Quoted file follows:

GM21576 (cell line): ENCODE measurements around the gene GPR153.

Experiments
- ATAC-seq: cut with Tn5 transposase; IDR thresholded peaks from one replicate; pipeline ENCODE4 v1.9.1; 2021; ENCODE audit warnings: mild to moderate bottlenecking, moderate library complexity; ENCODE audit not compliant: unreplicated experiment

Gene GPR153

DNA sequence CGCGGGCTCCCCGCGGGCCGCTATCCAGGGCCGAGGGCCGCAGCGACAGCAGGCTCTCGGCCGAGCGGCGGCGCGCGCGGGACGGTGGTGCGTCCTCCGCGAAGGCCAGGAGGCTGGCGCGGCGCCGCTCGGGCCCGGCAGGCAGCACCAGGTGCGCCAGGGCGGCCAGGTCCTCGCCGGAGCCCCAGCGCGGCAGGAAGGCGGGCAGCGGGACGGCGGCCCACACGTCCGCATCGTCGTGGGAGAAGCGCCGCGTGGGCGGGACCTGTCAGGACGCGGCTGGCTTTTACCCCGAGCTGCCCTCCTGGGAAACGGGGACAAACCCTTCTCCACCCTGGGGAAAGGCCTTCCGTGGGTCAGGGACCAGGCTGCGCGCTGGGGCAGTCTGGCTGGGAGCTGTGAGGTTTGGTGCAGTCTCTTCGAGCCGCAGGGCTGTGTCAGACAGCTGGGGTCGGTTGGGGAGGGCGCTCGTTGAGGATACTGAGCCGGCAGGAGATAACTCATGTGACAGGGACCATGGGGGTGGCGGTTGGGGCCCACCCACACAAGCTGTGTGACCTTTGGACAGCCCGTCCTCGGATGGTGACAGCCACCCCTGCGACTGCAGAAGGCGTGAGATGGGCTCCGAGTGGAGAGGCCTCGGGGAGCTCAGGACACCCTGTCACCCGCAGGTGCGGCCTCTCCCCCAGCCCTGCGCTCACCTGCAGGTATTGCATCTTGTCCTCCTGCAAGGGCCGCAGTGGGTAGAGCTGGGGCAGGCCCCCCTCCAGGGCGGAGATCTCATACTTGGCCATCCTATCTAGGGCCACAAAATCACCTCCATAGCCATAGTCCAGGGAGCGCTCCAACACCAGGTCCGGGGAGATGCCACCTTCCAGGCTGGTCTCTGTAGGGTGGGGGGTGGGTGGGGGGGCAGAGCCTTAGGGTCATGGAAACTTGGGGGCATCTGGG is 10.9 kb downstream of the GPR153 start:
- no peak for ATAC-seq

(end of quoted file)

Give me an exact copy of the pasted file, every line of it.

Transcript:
GM21576 (cell line): ENCODE measurements around the gene GPR153.

Experiments
- ATAC-seq: cut with Tn5 transposase; IDR thresholded peaks from one replicate; pipeline ENCODE4 v1.9.1; 2021; ENCODE audit warnings: mild to moderate bottlenecking, moderate library complexity; ENCODE audit not compliant: unreplicated experiment

Gene GPR153

DNA sequence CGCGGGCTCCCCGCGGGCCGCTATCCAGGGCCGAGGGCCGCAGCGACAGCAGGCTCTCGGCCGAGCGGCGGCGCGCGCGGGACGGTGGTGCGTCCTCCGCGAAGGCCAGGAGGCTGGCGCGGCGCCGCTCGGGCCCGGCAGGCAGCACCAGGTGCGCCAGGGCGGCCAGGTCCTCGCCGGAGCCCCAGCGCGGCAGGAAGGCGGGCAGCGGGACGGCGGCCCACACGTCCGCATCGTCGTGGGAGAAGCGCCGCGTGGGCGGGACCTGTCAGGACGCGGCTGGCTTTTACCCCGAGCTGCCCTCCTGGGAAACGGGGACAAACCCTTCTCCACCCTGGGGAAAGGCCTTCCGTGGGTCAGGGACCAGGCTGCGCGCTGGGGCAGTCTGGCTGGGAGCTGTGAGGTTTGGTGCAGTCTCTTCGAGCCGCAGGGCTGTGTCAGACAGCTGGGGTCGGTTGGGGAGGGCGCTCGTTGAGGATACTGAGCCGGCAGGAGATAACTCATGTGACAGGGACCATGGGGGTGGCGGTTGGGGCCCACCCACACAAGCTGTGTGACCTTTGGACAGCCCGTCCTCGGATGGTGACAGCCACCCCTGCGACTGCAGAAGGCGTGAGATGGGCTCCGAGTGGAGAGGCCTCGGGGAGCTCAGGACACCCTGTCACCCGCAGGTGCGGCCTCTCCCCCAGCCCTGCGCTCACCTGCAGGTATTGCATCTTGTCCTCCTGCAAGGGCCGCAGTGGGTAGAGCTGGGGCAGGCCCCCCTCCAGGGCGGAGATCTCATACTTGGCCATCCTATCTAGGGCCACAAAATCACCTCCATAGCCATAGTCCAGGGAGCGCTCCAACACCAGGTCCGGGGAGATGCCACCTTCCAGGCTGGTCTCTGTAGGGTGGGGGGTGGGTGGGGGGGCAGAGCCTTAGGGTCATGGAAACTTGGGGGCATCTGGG is 10.9 kb downstream of the GPR153 start:
- no peak for ATAC-seq